Careers are funny things. Sometimes decisions get made for us, like the case of actor Simu Liu.
So this is a whole ass essay but the gist of it is that ten years ago today I was let go from my job as an accountant at Deloitte and although it devastated me at the time, it ended up being the best thing that ever happened to me.
Thanks @DeloitteCanada! Thanks Paul! pic.twitter.com/VFYgEwJ8OM
— Simu Liu (刘思慕) (@SimuLiu) April 12, 2022
In other cases, making a decision to put yourself there turns into something really impactful. Josh Brown at The Reformed Broker writes:
We bet on Nick. A smart, successful young person who wanted to make himself useful to what we were doing. It was an easy bet. The payoff has been beyond anything we could have reasonably expected at that time. We will continue to bet on Nick just as, someday, Nick will be in a position to bet on future versions of himself who come along. And it will work. That’s it. That’s everything you need to know about making it.
Not every job switch pays off over the long run. It may pay off financially, at first, but there can be repercussions. Here is Adam Grant from a recent podcast:
In a new study, psychologists investigated what happens to your well-being after you quit a job. They recruited thousands of people who voluntarily left their jobs for new ones and followed them for years. It was the longest study of its kind. And the outcomes weren’t good. Even though people left because they were dissatisfied, they actually became more dissatisfied in their new jobs for several years afterward. The grass often looks greener from afar, but not so much up close.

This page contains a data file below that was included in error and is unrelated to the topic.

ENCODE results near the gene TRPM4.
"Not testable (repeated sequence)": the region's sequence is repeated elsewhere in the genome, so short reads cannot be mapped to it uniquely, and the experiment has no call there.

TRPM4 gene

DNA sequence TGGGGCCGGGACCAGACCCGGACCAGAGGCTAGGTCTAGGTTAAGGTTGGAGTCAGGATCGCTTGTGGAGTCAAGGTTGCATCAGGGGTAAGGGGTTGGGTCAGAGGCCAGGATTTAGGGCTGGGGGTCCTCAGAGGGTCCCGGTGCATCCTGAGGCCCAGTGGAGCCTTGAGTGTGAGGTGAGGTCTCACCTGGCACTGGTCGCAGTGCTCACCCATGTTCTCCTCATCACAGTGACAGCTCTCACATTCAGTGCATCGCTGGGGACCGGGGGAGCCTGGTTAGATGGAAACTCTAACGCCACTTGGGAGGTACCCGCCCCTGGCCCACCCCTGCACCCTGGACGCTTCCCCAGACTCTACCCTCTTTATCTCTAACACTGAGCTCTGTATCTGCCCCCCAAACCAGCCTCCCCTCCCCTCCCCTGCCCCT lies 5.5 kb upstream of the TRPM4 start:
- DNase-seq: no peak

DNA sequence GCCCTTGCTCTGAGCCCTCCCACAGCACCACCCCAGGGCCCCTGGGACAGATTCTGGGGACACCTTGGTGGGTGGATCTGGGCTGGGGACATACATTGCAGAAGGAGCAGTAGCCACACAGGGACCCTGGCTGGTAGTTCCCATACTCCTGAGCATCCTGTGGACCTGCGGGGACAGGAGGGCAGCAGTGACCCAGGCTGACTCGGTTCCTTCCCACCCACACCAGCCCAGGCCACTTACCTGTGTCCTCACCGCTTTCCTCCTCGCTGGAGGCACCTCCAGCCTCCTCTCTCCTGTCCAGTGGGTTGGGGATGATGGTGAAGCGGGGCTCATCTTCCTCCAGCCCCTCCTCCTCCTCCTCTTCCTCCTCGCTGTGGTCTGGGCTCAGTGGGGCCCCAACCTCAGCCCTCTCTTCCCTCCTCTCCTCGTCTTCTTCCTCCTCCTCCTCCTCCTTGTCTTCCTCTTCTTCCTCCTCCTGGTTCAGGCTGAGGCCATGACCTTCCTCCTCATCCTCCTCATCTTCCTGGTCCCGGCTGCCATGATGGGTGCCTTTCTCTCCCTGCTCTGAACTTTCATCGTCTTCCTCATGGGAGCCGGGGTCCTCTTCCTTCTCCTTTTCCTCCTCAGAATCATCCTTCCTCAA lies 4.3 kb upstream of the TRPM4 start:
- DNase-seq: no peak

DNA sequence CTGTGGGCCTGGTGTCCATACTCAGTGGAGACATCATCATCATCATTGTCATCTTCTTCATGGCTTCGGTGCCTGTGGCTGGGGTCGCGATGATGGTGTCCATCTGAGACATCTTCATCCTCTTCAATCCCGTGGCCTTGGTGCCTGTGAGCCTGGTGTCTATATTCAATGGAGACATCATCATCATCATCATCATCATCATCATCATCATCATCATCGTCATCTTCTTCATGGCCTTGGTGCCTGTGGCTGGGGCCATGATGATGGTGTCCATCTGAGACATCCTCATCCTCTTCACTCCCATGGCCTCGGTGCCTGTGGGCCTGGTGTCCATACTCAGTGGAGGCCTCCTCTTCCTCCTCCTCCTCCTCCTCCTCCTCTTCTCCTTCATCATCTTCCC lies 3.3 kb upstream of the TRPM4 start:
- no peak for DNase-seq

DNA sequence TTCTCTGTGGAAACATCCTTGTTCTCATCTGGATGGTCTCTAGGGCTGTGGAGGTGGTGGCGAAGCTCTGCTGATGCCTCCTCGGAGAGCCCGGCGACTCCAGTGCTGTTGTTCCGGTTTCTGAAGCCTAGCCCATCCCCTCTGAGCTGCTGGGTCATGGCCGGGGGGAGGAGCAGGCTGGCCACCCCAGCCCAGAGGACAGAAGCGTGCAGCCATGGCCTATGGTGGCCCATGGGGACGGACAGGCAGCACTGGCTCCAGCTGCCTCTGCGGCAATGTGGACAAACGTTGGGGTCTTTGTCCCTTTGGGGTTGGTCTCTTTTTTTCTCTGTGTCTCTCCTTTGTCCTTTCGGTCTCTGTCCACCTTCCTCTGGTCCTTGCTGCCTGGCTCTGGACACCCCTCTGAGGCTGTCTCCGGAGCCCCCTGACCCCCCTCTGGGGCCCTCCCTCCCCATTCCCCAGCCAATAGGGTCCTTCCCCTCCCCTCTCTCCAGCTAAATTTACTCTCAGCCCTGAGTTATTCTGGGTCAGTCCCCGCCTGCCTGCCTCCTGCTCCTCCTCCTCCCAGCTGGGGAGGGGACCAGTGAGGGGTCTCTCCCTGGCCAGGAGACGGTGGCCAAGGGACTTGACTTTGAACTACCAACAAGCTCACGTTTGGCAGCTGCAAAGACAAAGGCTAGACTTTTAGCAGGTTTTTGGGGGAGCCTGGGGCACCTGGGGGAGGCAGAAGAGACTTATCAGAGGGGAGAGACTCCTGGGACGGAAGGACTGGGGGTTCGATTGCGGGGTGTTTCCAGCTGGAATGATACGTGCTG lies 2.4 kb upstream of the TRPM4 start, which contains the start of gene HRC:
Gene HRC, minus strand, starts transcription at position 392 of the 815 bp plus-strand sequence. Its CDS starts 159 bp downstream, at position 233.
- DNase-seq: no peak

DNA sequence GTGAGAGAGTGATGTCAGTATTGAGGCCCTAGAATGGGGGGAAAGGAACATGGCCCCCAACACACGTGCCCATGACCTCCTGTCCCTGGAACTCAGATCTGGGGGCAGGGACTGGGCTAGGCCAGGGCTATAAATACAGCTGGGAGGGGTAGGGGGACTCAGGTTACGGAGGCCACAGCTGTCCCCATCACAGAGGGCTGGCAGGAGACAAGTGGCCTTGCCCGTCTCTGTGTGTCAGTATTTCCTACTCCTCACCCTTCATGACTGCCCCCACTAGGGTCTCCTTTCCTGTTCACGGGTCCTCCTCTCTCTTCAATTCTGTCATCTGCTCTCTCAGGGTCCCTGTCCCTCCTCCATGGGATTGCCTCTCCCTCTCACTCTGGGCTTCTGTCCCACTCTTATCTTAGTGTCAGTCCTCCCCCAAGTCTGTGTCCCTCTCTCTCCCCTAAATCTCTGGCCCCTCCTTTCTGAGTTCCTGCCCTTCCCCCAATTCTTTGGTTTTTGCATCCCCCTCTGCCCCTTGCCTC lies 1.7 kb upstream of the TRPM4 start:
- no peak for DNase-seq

Grant talks about the three things (voice, loyalty, and alternatives) to think about before switching jobs. However there may be a fourth one, compounding. Morgan Housel at the Collaborative Fund writes about the parallels between careers and investing. Where the biggest benefits only show up over time after a period of consistent effort. Housel writes:
Noticing patterns and connecting the subtle dots is something that’s hard to teach in a classroom but becomes obvious when you’ve lived and breathed a field for decades…All of that breaks down when you move to a new field or a new company. The shiny allure of new overrides the quiet power of compounding in a way that’s easy to overlook.
That’s not to say switching jobs or careers doesn’t sometimes make sense. Nobody should stay in a job where they feel dismissed or demeaned. However in all cases, the decision is a lot easier if you keep your burn rate, think housing, cars, etc., at a reasonable level. Hunter Walk notes that if often takes a near-term financial hit to go try something new. Walk writes:
But if you want to prioritize the act of starting a company, or impacting an early one in a big way, you should expect to take a near-term pay cut…but if you can’t imagine earning less for a few years to make more later, then realize your limiting your choices.
There are no guarantees in life, especially careers. Luck plays a role. Sure-fire companies fail all the time. Long-lagging companies sometimes turn into world beaters. All you can do is make your own decisions and recognize that the grass is not necessarily greener on the other side of the street.
*Just saw this great quote from James Clear:
Would you have a more successful career if you had taken that other job or moved cities? Possibly. But your actual career will definitely suffer if you don’t commit to doing it to the best of your ability.